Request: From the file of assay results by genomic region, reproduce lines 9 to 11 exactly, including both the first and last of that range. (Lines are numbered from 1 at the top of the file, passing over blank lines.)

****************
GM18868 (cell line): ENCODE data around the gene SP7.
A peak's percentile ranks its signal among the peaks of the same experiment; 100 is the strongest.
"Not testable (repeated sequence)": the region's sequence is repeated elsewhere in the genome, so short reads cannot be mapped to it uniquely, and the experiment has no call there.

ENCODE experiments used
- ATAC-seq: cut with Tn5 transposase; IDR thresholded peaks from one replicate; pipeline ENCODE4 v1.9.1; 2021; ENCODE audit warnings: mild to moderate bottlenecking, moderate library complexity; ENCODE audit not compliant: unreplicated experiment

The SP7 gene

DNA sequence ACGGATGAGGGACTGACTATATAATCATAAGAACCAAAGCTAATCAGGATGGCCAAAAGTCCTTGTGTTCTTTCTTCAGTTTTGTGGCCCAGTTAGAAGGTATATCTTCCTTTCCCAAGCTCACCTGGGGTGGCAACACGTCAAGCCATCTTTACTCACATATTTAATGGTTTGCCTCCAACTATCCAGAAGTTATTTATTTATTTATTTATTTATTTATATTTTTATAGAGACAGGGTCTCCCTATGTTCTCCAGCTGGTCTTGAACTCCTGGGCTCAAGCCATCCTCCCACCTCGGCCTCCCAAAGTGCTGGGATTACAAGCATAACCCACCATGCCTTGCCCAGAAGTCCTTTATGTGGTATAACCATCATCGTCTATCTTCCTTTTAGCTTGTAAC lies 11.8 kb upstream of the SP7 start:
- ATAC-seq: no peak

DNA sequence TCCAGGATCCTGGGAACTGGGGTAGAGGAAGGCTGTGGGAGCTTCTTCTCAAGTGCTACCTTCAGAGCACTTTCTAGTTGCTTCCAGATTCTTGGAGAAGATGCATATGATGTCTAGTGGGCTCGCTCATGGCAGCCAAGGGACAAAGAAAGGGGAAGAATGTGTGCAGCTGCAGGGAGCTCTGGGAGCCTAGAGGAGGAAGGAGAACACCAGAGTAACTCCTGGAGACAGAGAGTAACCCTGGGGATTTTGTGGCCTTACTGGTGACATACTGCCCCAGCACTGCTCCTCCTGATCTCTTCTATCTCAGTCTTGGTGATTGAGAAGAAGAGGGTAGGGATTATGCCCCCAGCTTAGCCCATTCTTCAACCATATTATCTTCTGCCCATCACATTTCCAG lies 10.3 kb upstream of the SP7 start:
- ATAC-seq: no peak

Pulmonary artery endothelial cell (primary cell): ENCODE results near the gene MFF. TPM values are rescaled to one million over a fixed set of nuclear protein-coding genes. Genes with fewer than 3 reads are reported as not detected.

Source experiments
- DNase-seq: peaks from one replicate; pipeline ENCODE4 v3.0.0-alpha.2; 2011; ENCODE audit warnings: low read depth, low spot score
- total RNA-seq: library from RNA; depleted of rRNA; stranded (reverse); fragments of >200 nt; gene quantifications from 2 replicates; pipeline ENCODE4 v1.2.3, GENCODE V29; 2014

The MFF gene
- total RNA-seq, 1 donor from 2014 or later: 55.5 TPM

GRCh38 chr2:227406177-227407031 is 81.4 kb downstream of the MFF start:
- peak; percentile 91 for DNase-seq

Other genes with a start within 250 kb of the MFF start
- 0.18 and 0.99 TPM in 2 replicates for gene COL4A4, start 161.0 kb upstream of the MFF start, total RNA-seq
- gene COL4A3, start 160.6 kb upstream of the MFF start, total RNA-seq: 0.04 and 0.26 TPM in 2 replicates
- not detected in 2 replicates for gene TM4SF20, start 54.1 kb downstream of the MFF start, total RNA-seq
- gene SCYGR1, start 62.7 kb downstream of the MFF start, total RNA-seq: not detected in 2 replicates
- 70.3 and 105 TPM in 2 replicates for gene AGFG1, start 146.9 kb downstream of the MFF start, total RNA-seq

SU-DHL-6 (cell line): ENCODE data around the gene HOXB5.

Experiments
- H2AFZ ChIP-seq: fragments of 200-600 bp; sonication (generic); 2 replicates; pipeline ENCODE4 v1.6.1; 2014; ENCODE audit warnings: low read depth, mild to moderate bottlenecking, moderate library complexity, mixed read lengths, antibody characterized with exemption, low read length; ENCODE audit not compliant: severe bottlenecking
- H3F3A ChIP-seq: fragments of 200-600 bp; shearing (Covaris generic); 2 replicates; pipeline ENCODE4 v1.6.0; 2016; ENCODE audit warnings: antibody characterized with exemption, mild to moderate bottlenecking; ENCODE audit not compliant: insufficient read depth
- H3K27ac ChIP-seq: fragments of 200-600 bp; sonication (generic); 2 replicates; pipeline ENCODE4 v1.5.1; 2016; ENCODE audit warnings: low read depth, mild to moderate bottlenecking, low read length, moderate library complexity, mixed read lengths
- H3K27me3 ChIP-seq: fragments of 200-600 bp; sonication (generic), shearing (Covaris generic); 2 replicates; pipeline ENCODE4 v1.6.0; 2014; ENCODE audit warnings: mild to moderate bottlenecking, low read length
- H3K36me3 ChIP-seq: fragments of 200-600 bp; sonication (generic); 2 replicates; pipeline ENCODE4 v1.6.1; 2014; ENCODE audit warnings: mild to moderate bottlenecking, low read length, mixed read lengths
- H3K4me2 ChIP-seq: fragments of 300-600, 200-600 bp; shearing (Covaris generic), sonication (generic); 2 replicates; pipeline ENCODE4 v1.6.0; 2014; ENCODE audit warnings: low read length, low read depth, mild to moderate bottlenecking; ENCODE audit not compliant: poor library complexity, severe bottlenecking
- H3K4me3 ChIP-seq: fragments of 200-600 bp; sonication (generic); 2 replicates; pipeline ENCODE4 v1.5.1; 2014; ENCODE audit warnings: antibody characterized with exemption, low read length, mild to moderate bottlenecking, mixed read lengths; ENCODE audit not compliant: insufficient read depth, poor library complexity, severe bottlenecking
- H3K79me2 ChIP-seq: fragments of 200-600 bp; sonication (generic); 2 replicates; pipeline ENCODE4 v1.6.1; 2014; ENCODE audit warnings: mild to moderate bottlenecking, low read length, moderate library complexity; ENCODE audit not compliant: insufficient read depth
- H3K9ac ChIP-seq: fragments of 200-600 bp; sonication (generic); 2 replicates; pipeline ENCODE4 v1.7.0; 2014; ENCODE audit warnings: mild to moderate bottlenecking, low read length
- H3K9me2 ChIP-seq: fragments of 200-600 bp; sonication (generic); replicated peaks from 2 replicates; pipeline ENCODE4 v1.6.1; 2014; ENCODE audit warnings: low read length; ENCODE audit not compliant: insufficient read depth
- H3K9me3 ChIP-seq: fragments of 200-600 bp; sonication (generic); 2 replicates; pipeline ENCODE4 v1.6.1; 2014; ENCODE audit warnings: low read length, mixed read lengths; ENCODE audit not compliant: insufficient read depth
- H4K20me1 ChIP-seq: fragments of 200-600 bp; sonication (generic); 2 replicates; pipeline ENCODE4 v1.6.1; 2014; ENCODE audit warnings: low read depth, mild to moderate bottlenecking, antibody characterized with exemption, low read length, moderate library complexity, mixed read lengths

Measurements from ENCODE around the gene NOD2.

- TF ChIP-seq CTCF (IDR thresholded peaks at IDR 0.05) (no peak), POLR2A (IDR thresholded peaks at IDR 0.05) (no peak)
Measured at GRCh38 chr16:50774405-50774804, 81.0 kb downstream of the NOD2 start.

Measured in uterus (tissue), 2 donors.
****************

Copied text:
DNA sequence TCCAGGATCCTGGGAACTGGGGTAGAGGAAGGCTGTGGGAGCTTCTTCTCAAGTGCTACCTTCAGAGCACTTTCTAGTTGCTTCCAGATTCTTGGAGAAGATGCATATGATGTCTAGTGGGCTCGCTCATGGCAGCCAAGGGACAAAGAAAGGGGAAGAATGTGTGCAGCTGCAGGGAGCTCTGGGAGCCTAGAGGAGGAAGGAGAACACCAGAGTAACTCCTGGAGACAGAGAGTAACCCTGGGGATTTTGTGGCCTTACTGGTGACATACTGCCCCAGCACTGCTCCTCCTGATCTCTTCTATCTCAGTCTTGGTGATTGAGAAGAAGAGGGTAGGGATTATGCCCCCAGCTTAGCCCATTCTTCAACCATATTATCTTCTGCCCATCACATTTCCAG lies 10.3 kb upstream of the SP7 start:
- ATAC-seq: no peak

Pulmonary artery endothelial cell (primary cell): ENCODE results near the gene MFF. TPM values are rescaled to one million over a fixed set of nuclear protein-coding genes. Genes with fewer than 3 reads are reported as not detected.